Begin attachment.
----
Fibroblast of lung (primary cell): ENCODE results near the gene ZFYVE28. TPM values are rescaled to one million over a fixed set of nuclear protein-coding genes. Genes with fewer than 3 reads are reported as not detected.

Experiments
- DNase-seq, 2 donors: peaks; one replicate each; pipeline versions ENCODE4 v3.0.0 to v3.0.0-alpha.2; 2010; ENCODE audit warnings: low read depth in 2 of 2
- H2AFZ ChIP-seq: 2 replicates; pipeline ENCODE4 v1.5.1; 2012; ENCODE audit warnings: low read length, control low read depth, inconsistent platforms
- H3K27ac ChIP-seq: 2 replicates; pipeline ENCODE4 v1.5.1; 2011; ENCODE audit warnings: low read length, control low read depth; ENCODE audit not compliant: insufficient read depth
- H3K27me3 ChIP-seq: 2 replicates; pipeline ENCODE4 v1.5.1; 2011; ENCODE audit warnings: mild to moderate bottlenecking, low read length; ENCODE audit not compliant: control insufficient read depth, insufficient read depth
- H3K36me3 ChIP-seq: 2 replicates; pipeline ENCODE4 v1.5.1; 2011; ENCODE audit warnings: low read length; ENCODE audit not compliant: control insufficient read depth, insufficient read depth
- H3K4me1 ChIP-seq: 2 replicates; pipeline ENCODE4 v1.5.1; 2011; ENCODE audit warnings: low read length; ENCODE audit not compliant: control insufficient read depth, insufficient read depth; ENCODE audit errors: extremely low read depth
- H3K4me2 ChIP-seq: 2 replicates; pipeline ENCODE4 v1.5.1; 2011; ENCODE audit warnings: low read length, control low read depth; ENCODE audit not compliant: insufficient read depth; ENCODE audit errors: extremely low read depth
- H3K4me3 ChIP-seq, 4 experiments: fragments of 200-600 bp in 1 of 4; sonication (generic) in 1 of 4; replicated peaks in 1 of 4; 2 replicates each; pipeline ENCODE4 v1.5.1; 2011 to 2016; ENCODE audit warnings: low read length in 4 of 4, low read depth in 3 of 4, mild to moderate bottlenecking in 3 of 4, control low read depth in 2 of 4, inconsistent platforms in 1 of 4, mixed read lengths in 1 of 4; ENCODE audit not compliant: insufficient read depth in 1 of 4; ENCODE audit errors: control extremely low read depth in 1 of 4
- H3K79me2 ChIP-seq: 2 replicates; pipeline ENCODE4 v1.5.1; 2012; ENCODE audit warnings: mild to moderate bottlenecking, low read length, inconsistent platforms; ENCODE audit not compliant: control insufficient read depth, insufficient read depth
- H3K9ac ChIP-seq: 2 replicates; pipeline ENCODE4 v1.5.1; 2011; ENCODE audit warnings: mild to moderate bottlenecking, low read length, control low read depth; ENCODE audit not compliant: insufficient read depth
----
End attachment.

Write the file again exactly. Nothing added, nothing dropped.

Fibroblast of lung (primary cell): ENCODE results near the gene ZFYVE28. TPM values are rescaled to one million over a fixed set of nuclear protein-coding genes. Genes with fewer than 3 reads are reported as not detected.

Experiments
- DNase-seq, 2 donors: peaks; one replicate each; pipeline versions ENCODE4 v3.0.0 to v3.0.0-alpha.2; 2010; ENCODE audit warnings: low read depth in 2 of 2
- H2AFZ ChIP-seq: 2 replicates; pipeline ENCODE4 v1.5.1; 2012; ENCODE audit warnings: low read length, control low read depth, inconsistent platforms
- H3K27ac ChIP-seq: 2 replicates; pipeline ENCODE4 v1.5.1; 2011; ENCODE audit warnings: low read length, control low read depth; ENCODE audit not compliant: insufficient read depth
- H3K27me3 ChIP-seq: 2 replicates; pipeline ENCODE4 v1.5.1; 2011; ENCODE audit warnings: mild to moderate bottlenecking, low read length; ENCODE audit not compliant: control insufficient read depth, insufficient read depth
- H3K36me3 ChIP-seq: 2 replicates; pipeline ENCODE4 v1.5.1; 2011; ENCODE audit warnings: low read length; ENCODE audit not compliant: control insufficient read depth, insufficient read depth
- H3K4me1 ChIP-seq: 2 replicates; pipeline ENCODE4 v1.5.1; 2011; ENCODE audit warnings: low read length; ENCODE audit not compliant: control insufficient read depth, insufficient read depth; ENCODE audit errors: extremely low read depth
- H3K4me2 ChIP-seq: 2 replicates; pipeline ENCODE4 v1.5.1; 2011; ENCODE audit warnings: low read length, control low read depth; ENCODE audit not compliant: insufficient read depth; ENCODE audit errors: extremely low read depth
- H3K4me3 ChIP-seq, 4 experiments: fragments of 200-600 bp in 1 of 4; sonication (generic) in 1 of 4; replicated peaks in 1 of 4; 2 replicates each; pipeline ENCODE4 v1.5.1; 2011 to 2016; ENCODE audit warnings: low read length in 4 of 4, low read depth in 3 of 4, mild to moderate bottlenecking in 3 of 4, control low read depth in 2 of 4, inconsistent platforms in 1 of 4, mixed read lengths in 1 of 4; ENCODE audit not compliant: insufficient read depth in 1 of 4; ENCODE audit errors: control extremely low read depth in 1 of 4
- H3K79me2 ChIP-seq: 2 replicates; pipeline ENCODE4 v1.5.1; 2012; ENCODE audit warnings: mild to moderate bottlenecking, low read length, inconsistent platforms; ENCODE audit not compliant: control insufficient read depth, insufficient read depth
- H3K9ac ChIP-seq: 2 replicates; pipeline ENCODE4 v1.5.1; 2011; ENCODE audit warnings: mild to moderate bottlenecking, low read length, control low read depth; ENCODE audit not compliant: insufficient read depth